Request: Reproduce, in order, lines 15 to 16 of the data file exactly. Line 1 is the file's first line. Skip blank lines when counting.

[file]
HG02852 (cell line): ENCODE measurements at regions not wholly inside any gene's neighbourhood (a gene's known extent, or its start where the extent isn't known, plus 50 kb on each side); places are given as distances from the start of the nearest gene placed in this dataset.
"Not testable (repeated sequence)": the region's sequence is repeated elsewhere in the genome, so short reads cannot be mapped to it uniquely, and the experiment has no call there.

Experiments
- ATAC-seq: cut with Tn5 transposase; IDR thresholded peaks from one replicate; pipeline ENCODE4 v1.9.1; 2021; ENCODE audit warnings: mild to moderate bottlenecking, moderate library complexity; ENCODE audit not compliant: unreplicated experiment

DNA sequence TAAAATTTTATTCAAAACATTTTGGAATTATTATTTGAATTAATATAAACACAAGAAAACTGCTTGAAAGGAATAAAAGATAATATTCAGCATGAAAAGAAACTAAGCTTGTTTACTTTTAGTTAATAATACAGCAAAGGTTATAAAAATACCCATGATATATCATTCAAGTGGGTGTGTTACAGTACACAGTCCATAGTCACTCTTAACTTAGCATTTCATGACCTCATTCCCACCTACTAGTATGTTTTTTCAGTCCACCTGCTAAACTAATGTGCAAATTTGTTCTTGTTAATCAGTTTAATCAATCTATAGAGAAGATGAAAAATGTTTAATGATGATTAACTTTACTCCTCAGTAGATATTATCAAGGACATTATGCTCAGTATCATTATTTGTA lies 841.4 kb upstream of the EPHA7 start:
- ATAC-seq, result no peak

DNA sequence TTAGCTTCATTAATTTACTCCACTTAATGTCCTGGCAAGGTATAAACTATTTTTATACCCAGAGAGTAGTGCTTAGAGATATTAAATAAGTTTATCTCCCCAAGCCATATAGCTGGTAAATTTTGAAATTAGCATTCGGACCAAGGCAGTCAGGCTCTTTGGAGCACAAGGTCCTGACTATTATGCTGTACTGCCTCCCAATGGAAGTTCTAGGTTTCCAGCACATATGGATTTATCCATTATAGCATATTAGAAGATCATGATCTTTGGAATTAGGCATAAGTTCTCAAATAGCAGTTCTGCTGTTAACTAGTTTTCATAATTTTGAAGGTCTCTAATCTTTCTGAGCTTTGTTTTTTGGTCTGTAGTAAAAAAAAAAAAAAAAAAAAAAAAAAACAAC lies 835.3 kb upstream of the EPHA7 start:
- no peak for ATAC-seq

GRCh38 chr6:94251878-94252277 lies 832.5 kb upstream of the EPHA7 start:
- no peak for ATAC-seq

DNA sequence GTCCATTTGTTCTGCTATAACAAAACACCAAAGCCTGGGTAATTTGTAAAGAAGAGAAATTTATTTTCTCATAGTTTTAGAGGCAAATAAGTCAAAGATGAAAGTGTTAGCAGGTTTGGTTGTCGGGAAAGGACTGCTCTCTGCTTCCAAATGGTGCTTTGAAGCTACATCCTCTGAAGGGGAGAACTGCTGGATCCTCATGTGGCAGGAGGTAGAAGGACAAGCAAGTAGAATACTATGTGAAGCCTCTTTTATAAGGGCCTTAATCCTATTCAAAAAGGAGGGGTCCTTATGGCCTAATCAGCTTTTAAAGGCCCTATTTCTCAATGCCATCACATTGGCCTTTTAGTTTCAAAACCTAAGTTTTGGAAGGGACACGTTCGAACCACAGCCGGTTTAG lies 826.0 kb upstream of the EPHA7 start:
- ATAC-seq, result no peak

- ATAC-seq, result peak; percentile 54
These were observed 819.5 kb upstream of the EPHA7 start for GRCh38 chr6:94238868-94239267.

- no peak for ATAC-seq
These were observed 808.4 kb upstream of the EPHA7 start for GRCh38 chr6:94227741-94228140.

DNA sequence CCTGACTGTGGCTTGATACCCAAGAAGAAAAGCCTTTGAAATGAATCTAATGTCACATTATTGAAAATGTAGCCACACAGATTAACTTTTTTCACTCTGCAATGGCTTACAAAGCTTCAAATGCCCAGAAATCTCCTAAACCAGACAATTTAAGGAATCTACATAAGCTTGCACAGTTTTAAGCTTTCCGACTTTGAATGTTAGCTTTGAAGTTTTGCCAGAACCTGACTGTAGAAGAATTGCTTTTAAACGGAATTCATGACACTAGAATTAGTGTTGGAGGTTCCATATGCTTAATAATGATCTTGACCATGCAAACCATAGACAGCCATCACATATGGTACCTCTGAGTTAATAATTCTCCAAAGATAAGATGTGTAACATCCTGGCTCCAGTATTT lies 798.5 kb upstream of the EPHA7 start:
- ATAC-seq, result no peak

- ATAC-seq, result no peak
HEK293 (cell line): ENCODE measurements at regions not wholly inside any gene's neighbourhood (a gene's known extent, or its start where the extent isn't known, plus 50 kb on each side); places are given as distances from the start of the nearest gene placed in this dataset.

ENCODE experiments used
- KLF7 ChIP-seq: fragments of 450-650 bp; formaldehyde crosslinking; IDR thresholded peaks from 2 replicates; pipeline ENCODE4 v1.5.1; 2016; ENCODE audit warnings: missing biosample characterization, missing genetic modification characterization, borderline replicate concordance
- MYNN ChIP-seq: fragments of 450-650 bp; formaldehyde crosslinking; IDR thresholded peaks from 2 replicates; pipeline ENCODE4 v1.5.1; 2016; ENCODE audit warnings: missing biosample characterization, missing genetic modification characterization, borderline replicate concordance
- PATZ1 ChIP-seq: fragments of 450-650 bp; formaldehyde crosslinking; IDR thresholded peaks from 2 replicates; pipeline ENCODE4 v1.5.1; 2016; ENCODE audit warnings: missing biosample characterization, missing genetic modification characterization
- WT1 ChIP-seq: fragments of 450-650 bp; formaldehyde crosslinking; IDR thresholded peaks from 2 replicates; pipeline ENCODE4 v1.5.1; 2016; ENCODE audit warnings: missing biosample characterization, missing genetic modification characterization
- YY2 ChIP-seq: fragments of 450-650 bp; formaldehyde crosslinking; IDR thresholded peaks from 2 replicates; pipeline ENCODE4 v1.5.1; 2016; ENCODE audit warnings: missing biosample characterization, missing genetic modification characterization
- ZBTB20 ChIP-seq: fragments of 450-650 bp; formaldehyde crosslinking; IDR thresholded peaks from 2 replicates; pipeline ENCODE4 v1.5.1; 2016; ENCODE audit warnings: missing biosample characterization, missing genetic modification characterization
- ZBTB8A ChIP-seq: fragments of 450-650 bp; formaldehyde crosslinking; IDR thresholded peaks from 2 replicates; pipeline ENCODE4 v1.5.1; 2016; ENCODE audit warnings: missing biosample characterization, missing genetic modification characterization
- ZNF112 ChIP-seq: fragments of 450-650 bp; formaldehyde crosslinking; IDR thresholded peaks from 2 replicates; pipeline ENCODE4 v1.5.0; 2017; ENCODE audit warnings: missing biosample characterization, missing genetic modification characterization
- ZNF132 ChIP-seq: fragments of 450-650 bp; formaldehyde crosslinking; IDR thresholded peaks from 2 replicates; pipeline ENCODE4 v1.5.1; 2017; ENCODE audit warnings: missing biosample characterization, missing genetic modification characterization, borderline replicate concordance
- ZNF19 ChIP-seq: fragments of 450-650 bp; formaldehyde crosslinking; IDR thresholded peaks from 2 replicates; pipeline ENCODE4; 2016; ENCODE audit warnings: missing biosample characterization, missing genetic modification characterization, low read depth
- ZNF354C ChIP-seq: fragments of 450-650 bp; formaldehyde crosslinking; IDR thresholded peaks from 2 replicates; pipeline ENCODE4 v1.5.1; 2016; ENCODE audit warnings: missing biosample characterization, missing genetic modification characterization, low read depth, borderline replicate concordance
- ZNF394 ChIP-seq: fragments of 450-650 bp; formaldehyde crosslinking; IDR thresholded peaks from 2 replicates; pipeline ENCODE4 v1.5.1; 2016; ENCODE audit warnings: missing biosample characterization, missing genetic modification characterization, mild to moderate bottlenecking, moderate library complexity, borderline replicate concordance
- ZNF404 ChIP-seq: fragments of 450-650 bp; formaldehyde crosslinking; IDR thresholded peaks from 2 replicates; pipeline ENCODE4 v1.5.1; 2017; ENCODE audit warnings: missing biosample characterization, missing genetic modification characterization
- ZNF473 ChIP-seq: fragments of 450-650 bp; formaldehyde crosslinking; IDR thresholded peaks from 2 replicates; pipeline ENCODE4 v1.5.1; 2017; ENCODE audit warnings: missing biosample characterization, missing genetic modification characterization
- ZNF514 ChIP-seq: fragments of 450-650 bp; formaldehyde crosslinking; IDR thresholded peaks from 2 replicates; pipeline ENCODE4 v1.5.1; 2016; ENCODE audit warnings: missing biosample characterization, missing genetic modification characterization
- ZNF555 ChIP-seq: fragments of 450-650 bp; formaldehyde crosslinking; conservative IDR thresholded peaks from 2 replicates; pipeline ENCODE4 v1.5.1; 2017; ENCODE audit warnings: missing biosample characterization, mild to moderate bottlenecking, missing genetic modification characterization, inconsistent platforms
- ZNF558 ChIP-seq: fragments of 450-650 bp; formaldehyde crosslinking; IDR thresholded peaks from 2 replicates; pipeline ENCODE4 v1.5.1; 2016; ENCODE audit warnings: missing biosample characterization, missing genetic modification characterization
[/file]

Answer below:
- no peak for ATAC-seq
These were observed 808.4 kb upstream of the EPHA7 start for GRCh38 chr6:94227741-94228140.